The second incident happened around Christmas. His name was José. He was from Guatemala. I knew him. We had talked together several times. They found him, early in the morning, hanging in his cell. This time, again, we had a lot of trouble getting in contact with the family. The building was very large, and there was no name on the mailbox. There was no way of finding the super. Quite by accident, as I was getting ready to leave with the two C0s, I noticed someone walking down the street who looked a lot like our inmate. I stopped him and asked: yes, he was José's brother. He was coming home from work. I told him who I was and that I had come especially to speak to him about José. He asked us to come upstairs to his flat. His wife was there; their two children were playing. There was a lighted Christmas tree. We came into that quiet world of simple joy and turned it upside down. I remember the father's action when he realized what had happened. He got up, walked straight to the Christmas tree and turned it off. The children watched, understanding without another word. The darkness in their house was the darkness in their hearts.

In the face of that pasture for the steeds of evil and of failure, which is the latent tragedy of the prison, it is certain that not everything can be charged to the account of a system that is powerless to penetrate actions and motives. In decisions such as those that lead to suicide, there is more going on than questions of environment or external conditions, even if these play their part. Any power, especially one with a variety of means at its disposal, must always place controls on its force and impact. Inside the prison, it will always be at pains not to be seen as the enemy or at least the adversary.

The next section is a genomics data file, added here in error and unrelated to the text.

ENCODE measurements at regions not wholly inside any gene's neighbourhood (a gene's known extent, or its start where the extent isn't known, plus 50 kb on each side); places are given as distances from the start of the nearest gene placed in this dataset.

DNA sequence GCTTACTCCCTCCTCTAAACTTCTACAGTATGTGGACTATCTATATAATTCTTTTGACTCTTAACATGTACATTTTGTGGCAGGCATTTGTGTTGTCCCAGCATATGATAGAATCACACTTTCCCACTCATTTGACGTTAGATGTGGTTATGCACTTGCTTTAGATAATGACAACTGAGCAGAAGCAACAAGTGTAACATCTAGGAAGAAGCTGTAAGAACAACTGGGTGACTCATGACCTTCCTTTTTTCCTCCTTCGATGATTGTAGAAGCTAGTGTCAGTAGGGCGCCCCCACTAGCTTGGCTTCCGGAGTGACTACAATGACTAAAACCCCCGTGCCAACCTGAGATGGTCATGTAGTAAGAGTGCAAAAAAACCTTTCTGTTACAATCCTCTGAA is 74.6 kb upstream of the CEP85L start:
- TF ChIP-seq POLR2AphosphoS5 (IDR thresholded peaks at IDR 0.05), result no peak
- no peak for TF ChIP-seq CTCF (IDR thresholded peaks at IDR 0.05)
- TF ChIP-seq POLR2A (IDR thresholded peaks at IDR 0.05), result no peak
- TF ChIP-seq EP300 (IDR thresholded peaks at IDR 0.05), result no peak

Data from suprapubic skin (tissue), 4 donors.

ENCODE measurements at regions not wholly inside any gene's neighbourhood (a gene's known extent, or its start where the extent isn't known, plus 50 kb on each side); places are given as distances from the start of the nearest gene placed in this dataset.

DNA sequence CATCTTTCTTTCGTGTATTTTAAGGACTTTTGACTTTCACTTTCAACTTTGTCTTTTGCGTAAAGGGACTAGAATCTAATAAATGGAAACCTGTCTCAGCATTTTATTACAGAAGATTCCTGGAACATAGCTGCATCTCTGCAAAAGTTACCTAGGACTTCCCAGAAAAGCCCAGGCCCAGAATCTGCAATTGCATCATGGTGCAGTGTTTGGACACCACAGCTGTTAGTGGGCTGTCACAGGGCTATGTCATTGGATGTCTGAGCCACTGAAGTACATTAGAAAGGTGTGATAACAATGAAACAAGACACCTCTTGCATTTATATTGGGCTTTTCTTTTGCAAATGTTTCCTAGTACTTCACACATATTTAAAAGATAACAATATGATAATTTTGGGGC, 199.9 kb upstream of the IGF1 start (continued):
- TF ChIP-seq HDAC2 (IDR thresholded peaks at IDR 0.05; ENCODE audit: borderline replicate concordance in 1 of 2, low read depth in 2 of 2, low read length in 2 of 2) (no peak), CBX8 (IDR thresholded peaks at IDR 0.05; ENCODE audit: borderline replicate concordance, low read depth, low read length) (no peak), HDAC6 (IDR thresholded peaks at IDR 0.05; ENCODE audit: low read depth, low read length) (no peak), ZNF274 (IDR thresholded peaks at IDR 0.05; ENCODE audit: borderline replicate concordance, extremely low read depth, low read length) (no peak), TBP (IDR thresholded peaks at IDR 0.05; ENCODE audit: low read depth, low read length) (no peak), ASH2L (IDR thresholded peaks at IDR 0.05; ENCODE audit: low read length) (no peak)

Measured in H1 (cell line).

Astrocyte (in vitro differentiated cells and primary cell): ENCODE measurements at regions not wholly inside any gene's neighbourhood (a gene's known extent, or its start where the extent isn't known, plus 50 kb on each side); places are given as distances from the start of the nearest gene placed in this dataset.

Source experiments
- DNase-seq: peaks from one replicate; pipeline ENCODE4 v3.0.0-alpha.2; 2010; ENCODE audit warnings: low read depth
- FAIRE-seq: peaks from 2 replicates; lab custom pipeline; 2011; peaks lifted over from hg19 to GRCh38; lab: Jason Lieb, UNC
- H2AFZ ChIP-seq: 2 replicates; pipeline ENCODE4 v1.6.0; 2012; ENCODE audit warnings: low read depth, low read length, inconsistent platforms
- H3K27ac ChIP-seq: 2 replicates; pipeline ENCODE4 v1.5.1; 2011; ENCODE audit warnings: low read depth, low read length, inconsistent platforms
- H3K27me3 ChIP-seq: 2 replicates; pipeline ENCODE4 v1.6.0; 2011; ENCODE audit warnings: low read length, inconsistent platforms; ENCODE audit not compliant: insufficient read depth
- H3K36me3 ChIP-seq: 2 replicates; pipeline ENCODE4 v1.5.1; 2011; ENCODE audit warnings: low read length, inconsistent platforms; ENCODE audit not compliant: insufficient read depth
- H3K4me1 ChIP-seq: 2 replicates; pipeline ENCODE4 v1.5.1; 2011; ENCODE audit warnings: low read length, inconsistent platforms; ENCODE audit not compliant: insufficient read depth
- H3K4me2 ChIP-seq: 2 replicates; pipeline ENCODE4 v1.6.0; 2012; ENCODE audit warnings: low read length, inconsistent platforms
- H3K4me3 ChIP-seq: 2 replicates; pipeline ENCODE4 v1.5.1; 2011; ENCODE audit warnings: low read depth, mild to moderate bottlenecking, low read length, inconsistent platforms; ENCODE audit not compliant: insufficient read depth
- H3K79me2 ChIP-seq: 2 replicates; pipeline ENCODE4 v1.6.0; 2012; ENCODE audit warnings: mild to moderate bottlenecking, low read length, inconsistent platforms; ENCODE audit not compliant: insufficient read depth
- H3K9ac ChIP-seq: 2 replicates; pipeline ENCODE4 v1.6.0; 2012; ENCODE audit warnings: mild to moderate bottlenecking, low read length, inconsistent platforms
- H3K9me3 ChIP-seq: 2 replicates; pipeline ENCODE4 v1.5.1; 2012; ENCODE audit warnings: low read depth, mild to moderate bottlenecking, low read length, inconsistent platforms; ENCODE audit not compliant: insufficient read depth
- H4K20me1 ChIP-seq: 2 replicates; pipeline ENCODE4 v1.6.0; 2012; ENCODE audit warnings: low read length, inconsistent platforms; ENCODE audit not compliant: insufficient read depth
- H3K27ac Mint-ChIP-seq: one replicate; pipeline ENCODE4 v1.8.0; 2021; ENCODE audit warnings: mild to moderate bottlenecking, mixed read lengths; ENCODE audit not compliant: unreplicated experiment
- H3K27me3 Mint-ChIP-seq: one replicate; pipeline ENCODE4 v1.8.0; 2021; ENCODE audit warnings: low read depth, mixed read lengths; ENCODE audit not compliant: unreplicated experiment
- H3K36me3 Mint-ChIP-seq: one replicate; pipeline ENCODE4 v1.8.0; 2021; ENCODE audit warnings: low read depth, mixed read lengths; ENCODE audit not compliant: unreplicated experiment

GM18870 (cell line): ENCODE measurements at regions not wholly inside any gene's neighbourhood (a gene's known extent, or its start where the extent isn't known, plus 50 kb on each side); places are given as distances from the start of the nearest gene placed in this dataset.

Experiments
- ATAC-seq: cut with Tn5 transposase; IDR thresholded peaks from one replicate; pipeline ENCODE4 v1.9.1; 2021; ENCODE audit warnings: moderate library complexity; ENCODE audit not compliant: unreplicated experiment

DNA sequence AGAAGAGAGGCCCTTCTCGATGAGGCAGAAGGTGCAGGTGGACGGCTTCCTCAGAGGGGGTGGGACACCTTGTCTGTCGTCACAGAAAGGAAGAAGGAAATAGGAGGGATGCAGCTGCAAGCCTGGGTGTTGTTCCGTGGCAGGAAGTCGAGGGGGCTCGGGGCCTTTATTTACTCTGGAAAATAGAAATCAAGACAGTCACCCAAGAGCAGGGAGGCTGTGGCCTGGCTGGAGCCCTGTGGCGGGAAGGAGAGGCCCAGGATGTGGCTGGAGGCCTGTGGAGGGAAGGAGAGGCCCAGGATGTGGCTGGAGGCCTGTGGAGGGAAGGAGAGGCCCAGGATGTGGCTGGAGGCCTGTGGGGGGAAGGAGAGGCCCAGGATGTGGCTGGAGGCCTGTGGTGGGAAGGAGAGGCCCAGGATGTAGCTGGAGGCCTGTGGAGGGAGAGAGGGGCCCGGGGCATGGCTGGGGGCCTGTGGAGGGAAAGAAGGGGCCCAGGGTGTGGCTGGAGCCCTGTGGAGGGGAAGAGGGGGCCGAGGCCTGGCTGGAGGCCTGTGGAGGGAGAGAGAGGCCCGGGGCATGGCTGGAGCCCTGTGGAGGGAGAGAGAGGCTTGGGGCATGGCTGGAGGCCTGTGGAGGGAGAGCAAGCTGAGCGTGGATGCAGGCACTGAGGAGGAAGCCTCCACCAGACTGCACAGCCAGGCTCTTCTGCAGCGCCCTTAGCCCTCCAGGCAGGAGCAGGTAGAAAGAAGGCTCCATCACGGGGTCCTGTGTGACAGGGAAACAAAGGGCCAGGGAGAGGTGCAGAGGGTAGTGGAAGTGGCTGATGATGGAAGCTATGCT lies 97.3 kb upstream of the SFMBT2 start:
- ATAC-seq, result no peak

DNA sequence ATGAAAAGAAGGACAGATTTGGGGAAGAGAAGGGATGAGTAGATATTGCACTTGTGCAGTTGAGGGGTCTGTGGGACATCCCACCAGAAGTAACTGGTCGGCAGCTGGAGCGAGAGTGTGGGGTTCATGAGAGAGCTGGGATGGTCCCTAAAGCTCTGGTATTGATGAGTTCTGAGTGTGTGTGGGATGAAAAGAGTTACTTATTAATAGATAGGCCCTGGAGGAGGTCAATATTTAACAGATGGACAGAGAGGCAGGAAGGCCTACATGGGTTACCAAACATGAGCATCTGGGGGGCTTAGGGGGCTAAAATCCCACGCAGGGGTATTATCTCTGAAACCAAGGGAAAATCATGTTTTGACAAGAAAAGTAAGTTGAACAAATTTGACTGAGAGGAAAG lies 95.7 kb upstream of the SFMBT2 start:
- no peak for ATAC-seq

I will not try to comment on the tyrannies that are always possible where people are fallible and all of them imperfect. Nor am I trying to shove off all the crimes on a society that is already too badly wounded. But I believe that the challenge here, as in many other places, is whether humanity is in regression or progression. Everything that happens at Rikers, every witness who cares to think about what he or she has seen, produces a plethora of urgent invitations to make structural progress while changing the atmosphere; to act where one is, in concert with others; to meditate on the mystery of the choice before all of us, that is, to live in hope or to sink down in darkness. . . .


NYCHS presents these text excerpts from Pierre Raphael's Inside Rikers Island: A Chaplain's Search for God by permission of its author who retains the copyright © and reserves all rights thereunder. For more about the book and how to obtain it, contact Fr. Raphael at Abraham House where he is spiritual director, visit Orbis Books, Amazon.Com, or Barnes and Noble.
 <-- previous next --->

To: NYCHS home page.
Rev. Jared Curtis
First Prison
in the U.S.
The Prison and
the Theological
1869 NYS Prison
Chaplain Reports:
Auburn, Sing
Sing, Clinton
Finding the
'Lost Chapel'
Rikers Island